7

Having never installed a pre-hung door before, I am wondering how accurate does the door rough-in need to be? I am planning on installing a 28" bathroom door, which has a 30" rough in. After framing it up, (and I can't figure out exactly how this happened as the bottom gap is 30" and the two Jack studs appear to be level) I noticed that the gap at the top is closer to 29 13/16" instead of 30". Is this a problem?

3

Generally for interior doors the RO (Rough Opening) is 2 inches wider than the door slab. This gives 3/4" for the jamb and 1/4" of 'play' for each side, for you to adjust the jamb to make the door operate properly. So if you've got 29 13/16 instead of 30, you'll end up with a little over 1/4 of play total instead of 1/2. Still should be plenty if your jacks are fairly plumb.

If you run into trouble and find you need the extra space, a couple of good swings with a hammer at the jack should get you another 1/8 or so.

Don't worry about the jacks being slightly out. Here's what you do:

  1. Set the door into the opening and put shims under both jambs to hold it tight to the header so you don't have to hold it the whole time. Check the top jamb for level and if it's good, move on to 2. If it's not level, remove shims from the appropriate side.
  2. Plumb the hinge side. I like to put the top tight to the jack, and work it from there, but you can center it if you like. Make sure to have a straightedge handy to check as well; the hinge side needs to be nice and straight so the hinges won't bind. Shim wherever you need to and pop some trim nails through the shims to hold it.
  3. Plumb the latch side and make sure it's straight as well. stick a couple trim nails into it as well, but check the door's operation before you get too carried away.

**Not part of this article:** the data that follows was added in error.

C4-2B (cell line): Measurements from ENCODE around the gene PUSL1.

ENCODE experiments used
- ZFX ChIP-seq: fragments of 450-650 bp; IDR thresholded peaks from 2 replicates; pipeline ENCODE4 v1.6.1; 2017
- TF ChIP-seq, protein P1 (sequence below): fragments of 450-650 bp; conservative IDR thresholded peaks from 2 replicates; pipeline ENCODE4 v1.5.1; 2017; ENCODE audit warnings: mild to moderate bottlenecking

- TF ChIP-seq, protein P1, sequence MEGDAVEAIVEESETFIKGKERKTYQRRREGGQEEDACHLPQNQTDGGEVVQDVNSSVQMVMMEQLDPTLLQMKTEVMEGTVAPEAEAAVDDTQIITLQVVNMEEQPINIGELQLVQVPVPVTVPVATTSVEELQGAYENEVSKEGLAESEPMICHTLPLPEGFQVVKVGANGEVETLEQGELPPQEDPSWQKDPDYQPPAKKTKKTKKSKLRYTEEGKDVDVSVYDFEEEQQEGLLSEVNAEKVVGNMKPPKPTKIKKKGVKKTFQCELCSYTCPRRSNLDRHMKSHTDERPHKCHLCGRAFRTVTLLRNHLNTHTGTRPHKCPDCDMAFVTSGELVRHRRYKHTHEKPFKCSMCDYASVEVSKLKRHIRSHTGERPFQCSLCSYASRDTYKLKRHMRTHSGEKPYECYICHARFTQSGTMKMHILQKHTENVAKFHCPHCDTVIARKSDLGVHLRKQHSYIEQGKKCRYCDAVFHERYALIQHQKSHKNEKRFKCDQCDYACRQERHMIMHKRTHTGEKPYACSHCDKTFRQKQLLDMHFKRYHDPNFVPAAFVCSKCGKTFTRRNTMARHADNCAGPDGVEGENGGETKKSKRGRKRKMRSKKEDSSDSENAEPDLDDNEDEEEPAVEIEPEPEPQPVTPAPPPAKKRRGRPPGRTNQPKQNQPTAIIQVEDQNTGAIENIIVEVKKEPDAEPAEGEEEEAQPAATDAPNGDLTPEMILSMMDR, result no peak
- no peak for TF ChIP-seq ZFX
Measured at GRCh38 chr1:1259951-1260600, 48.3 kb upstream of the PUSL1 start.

4. Open and close the door several times and make sure it operates smoothly. Sometimes you get everything level, plumb, and square, and it still doesn't operate well. Play with whatever you need for a smooth swing and latch.
6

The reason for a rough opening is so that it CAN be rough in dimensions. Your opening should be no problem. Rough openings are made larger to accommodate headers and floors than out of level, adjacent studs that may be out of plumb, framing lumber that has thickness variations, openings that are slightly out of square and maybe some other things I've not thought of.

BTW, the jack studs are vertical so the proper term to describe their closeness to vertical is "plumb" and not level. The term "level" is used to describe things that are properly horizontal.

  • So how far do I have before it becomes a problem? Obviously I couldn't have an opening that is < 28" b/c that's the thickness of the door. There still needs to be space for the jamb on both sides plus the gap between the door and the jamb. I wasn't sure if that added up to the 2" or if there was some wiggle room (and how much) – 2 Left Thumbs Jun 29 '16 at 14:05
  • There is no real answer for this other than the following....If the rough opening gets too big the door frame casing won't cover and using the tapered shims to help square the frame gets impractical. Too small of opening and the door frame plain will not fit or there will not be wiggle room to square up and plumb the frame. Two inch oversize for rough openings is typical but if you have good quality framing lumber, accurate cuts and plumb/level framing installation a smaller opening can be used. I like to work with rough openings that are ~1.25" to 1.50" larger than the (continued) – Michael Karas Jun 29 '16 at 14:57
  • (continued from above) target door frame so that the tapered shims work well. But then I never use pre-hung doors and prefer to work with door jamb kits or make my own door jambs out of clear pine. – Michael Karas Jun 29 '16 at 15:00

Your Answer

By clicking “Post Your Answer”, you agree to our terms of service, privacy policy and cookie policy

Not the answer you're looking for? Browse other questions tagged or ask your own question.